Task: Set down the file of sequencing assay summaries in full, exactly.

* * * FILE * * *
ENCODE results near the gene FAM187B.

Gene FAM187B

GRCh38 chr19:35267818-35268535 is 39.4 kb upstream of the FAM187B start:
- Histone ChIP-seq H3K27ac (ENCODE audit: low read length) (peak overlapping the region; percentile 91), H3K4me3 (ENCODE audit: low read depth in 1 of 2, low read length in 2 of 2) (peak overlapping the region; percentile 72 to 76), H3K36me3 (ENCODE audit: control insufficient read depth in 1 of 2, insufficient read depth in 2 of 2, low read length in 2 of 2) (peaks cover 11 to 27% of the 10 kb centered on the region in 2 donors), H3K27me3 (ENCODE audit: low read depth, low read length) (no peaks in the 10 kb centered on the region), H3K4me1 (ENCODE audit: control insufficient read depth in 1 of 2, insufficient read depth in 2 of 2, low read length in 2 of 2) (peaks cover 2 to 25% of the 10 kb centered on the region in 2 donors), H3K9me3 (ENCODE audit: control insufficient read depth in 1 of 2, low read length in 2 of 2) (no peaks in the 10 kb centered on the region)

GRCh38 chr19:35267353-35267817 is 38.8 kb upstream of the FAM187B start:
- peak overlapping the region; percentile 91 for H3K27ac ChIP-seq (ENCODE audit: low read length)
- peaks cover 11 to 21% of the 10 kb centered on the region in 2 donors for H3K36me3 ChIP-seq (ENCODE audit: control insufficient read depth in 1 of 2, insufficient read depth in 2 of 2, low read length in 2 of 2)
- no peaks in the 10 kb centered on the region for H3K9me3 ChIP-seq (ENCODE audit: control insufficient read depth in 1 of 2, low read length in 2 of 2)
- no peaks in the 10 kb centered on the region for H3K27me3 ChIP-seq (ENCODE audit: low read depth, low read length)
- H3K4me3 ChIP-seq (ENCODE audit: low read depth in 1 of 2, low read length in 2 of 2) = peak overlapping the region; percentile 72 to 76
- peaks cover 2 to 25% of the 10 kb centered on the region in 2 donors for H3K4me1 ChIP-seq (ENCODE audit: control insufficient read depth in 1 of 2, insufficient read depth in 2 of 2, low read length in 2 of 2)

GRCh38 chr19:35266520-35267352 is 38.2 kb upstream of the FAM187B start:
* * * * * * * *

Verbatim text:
ENCODE results near the gene FAM187B.

Gene FAM187B

GRCh38 chr19:35267818-35268535 is 39.4 kb upstream of the FAM187B start:
- Histone ChIP-seq H3K27ac (ENCODE audit: low read length) (peak overlapping the region; percentile 91), H3K4me3 (ENCODE audit: low read depth in 1 of 2, low read length in 2 of 2) (peak overlapping the region; percentile 72 to 76), H3K36me3 (ENCODE audit: control insufficient read depth in 1 of 2, insufficient read depth in 2 of 2, low read length in 2 of 2) (peaks cover 11 to 27% of the 10 kb centered on the region in 2 donors), H3K27me3 (ENCODE audit: low read depth, low read length) (no peaks in the 10 kb centered on the region), H3K4me1 (ENCODE audit: control insufficient read depth in 1 of 2, insufficient read depth in 2 of 2, low read length in 2 of 2) (peaks cover 2 to 25% of the 10 kb centered on the region in 2 donors), H3K9me3 (ENCODE audit: control insufficient read depth in 1 of 2, low read length in 2 of 2) (no peaks in the 10 kb centered on the region)

GRCh38 chr19:35267353-35267817 is 38.8 kb upstream of the FAM187B start:
- peak overlapping the region; percentile 91 for H3K27ac ChIP-seq (ENCODE audit: low read length)
- peaks cover 11 to 21% of the 10 kb centered on the region in 2 donors for H3K36me3 ChIP-seq (ENCODE audit: control insufficient read depth in 1 of 2, insufficient read depth in 2 of 2, low read length in 2 of 2)
- no peaks in the 10 kb centered on the region for H3K9me3 ChIP-seq (ENCODE audit: control insufficient read depth in 1 of 2, low read length in 2 of 2)
- no peaks in the 10 kb centered on the region for H3K27me3 ChIP-seq (ENCODE audit: low read depth, low read length)
- H3K4me3 ChIP-seq (ENCODE audit: low read depth in 1 of 2, low read length in 2 of 2) = peak overlapping the region; percentile 72 to 76
- peaks cover 2 to 25% of the 10 kb centered on the region in 2 donors for H3K4me1 ChIP-seq (ENCODE audit: control insufficient read depth in 1 of 2, insufficient read depth in 2 of 2, low read length in 2 of 2)

GRCh38 chr19:35266520-35267352 is 38.2 kb upstream of the FAM187B start: